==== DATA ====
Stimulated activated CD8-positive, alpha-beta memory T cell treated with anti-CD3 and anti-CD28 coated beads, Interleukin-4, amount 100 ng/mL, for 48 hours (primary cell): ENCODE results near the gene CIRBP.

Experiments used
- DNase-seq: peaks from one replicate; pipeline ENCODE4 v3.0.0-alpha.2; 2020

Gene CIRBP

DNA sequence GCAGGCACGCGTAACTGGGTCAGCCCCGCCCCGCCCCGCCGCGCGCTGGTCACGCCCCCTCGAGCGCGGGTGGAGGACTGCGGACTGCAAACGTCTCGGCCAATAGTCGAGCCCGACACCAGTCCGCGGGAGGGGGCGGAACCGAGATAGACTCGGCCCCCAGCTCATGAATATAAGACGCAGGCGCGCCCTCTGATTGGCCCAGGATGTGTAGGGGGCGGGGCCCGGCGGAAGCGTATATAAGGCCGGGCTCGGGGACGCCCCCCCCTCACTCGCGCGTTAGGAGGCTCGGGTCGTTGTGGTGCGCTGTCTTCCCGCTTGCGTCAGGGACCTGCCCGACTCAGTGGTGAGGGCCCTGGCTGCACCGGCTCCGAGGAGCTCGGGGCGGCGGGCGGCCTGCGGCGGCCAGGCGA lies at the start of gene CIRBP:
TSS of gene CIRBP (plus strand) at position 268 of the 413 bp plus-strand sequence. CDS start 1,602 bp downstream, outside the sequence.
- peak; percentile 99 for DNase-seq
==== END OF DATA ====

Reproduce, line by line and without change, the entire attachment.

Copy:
Stimulated activated CD8-positive, alpha-beta memory T cell treated with anti-CD3 and anti-CD28 coated beads, Interleukin-4, amount 100 ng/mL, for 48 hours (primary cell): ENCODE results near the gene CIRBP.

Experiments used
- DNase-seq: peaks from one replicate; pipeline ENCODE4 v3.0.0-alpha.2; 2020

Gene CIRBP

DNA sequence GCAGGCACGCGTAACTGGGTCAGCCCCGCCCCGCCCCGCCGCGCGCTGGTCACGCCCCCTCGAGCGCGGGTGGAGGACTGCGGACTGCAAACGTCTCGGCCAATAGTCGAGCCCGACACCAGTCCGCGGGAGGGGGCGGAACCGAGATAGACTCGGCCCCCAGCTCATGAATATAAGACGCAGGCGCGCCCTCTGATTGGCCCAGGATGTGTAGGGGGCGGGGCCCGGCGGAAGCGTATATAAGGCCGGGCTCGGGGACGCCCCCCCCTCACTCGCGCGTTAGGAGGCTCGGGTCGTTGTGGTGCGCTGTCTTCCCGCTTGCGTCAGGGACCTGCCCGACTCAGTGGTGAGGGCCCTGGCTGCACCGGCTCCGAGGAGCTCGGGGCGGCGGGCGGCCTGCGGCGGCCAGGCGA lies at the start of gene CIRBP:
TSS of gene CIRBP (plus strand) at position 268 of the 413 bp plus-strand sequence. CDS start 1,602 bp downstream, outside the sequence.
- peak; percentile 99 for DNase-seq